Eat. Play. Go! Using Nuclear Science to Tackle Obesity

11 October 2013
Not having enough to eat is what we often think of as 'malnutrition'. But eating too much, of the wrong thing, and remaining mostly sedentary, leads to malnutrition of a different sort - obesity.<br /><br />
 (Photo: S. Henriques/IAEA).Obesity in childhood can cause chronic illnesses like heart disease, diabetes and osteoporosis later in life.<br /><br /> (Photo: E. Cody/IAEA).People become overweight and obese when they consistently consume more calories than they use every day. Matching the daily caloric intake to daily energy use leads to what nutritionists call energy balance, and is the key to maintaining a healthy weight in adults.<br /><br /> (Photo: E. Cody/IAEA)As opposed to adults, children need to consume enough calories not only to maintain daily activity, but also to grow and develop into healthy adults. <br /><br />(Photo: S. Henriques/IAEA)As a result, governments, (after extensive research often using nuclear stable isotope techniques) make recommendations to their populations about how much they need to eat to maintain energy balance and stay healthy. There are different recommendations for different age groups. <br /><br />(Photo: E. Cody/IAEA)Without the right data, health authorities might over or underestimate the population’s energy requirements and exacerbate the problems they’re trying to eliminate. <br /><br />(Photo: S. Gorisek/IAEA)For example, in 2002 after noticing a growing problem of obesity in the Latin American region, Chilean researchers involved in an IAEA nutrition project conducted a study that found international recommendations had overestimated how many calories children in the region needed to consume, thereby contributing to childhood obesity. <br /><br />(Photo: E. Cody/IAEA)The researchers used doubly labelled water - a nuclear technique measuring non-radioactive stable isotopes of hydrogen (<sup>2</sup>H) and oxygen (<sup>18</sup>O) in urine after children have consumed specially prepared water (a mixture of <sup>2</sup>H<sub>2</sub>O and H<sub>2</sub><sup>18</sup>O).  <br /><br />(Photo: S. Henriques/IAEA)Scientists then analyzed the urine samples to determine the rate at which the body produces carbon dioxide (CO<sub>2</sub>).  Because CO<sub>2</sub> production is the result of fat, carbohydrate and protein oxidation, measuring it shows body energy expenditure. <br /><br />(Photo: S. Henriques/IAEA)The doubly labelled water technique has also been used to help evaluate the success or failure of efforts to reduce obesity. <br /><br />(Photo: S. Henriques/IAEA)For example, a government might allocate more time for physical education and playing in school, or create more playgrounds and parks in urban areas.  <br />(Photo: S. Henriques/IAEA)Non-invasive isotopic techniques like doubly labelled water have been used to see whether such programmes are having the desired effect, if the children use more energy, or if the programmes are being negated by more sitting and lounging because of the greater exertion. <br /><br />(Photo: E. Cody/IAEA)The IAEA promotes the use and adoption of this technology by training scientists, providing experts to Member States, and partially funding the purchase of equipment necessary for research using doubly labelled water. <br /><br />(Photo: E. Cody/IAEA) <br /><br />© IAEA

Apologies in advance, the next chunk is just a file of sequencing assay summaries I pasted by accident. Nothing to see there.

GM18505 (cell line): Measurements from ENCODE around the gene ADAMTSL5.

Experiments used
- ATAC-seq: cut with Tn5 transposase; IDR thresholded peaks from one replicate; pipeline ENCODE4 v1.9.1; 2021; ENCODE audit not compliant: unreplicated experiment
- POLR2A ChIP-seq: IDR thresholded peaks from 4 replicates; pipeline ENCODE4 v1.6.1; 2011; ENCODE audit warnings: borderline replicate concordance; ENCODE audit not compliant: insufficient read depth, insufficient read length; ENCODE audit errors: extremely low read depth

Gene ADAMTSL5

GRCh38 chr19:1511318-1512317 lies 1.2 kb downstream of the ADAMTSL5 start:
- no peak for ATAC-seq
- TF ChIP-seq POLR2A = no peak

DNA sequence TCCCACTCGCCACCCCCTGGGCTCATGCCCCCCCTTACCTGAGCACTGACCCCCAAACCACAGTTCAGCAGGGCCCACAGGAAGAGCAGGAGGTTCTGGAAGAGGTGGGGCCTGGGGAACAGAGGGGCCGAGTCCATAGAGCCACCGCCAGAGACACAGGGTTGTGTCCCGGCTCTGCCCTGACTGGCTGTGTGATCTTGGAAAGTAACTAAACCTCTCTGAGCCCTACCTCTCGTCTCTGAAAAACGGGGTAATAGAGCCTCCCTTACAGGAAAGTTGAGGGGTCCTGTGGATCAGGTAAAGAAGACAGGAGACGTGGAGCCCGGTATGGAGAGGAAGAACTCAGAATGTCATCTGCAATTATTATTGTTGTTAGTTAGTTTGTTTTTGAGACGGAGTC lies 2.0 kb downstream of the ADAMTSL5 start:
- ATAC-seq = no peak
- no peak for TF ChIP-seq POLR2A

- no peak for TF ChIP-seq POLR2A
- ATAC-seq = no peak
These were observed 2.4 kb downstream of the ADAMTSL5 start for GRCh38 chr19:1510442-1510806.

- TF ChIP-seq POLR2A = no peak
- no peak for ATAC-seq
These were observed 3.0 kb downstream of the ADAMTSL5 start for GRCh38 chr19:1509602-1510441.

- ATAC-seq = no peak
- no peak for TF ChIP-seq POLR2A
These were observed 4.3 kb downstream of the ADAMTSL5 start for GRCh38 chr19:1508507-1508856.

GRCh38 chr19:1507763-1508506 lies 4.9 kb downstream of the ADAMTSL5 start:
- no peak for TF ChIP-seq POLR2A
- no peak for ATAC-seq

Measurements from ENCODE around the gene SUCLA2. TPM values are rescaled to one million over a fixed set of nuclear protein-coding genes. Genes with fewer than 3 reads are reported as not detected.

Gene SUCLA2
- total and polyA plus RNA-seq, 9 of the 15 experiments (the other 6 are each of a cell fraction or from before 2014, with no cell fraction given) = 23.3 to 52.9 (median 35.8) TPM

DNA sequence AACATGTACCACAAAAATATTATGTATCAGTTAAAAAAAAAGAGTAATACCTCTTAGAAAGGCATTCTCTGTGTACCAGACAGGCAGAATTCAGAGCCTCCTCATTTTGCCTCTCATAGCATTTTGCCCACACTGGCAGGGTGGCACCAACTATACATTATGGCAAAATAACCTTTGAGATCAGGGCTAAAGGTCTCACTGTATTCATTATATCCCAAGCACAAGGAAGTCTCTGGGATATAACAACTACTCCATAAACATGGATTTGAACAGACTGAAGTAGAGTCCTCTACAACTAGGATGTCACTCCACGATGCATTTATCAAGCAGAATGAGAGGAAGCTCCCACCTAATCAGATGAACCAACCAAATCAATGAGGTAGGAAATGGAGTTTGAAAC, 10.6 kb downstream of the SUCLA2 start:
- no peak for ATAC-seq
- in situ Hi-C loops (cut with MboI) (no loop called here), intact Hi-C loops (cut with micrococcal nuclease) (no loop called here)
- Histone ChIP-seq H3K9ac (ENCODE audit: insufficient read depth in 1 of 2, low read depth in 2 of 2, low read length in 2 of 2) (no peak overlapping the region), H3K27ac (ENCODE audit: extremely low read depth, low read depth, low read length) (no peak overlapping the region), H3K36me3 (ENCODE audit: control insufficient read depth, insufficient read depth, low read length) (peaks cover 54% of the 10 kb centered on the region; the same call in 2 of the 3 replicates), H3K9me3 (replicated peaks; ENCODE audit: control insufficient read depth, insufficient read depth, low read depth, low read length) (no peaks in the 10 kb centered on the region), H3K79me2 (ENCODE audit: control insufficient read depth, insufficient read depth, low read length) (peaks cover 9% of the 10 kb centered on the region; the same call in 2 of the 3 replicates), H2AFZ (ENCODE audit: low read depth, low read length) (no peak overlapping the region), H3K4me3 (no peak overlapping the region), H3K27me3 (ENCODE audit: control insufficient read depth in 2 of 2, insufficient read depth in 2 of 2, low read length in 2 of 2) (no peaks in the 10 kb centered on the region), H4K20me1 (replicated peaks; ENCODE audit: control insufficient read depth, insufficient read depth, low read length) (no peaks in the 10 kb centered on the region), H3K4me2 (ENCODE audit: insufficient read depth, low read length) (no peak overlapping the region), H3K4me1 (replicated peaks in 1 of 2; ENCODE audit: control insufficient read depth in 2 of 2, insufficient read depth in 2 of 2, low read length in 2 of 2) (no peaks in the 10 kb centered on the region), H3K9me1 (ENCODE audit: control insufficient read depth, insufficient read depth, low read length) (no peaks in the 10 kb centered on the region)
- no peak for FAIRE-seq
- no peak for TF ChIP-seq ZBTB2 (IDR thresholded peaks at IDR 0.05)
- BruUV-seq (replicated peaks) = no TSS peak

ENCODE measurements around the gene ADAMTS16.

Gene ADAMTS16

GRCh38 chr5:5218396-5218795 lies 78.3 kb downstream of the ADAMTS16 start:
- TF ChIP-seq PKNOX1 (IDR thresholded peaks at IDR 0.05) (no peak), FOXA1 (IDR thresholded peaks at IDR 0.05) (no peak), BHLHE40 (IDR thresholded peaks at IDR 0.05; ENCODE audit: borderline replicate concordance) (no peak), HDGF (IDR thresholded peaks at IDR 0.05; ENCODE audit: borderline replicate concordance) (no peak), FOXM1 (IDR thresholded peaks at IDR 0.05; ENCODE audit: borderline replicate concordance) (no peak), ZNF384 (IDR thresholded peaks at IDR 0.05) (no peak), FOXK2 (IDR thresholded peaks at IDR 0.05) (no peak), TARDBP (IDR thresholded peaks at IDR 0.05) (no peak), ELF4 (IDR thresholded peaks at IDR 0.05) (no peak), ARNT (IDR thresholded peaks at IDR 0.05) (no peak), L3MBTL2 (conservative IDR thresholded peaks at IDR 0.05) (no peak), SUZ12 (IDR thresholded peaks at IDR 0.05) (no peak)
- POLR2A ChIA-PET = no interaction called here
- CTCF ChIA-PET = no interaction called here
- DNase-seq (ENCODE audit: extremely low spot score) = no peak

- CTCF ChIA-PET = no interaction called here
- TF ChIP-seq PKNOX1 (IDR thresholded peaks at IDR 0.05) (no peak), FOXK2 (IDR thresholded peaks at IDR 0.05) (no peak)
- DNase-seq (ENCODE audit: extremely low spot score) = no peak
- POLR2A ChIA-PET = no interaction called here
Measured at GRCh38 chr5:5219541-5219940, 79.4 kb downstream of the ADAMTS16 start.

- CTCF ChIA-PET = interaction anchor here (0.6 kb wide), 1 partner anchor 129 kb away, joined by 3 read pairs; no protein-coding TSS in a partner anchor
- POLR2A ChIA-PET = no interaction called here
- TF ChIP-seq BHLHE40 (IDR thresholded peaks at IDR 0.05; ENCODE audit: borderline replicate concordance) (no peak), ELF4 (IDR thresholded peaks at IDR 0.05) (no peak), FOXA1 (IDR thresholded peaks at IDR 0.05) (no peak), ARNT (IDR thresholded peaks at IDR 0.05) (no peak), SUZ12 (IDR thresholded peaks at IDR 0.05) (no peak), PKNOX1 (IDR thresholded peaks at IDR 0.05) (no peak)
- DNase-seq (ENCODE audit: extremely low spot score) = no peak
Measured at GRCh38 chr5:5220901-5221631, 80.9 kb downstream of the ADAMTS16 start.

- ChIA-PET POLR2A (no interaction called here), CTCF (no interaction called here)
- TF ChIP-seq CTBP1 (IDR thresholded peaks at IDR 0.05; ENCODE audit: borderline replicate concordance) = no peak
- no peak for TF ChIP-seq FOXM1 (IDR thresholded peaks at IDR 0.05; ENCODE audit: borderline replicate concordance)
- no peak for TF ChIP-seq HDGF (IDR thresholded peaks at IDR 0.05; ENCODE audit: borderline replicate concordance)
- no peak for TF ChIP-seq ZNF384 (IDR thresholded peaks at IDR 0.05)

Last update: 14 October 2014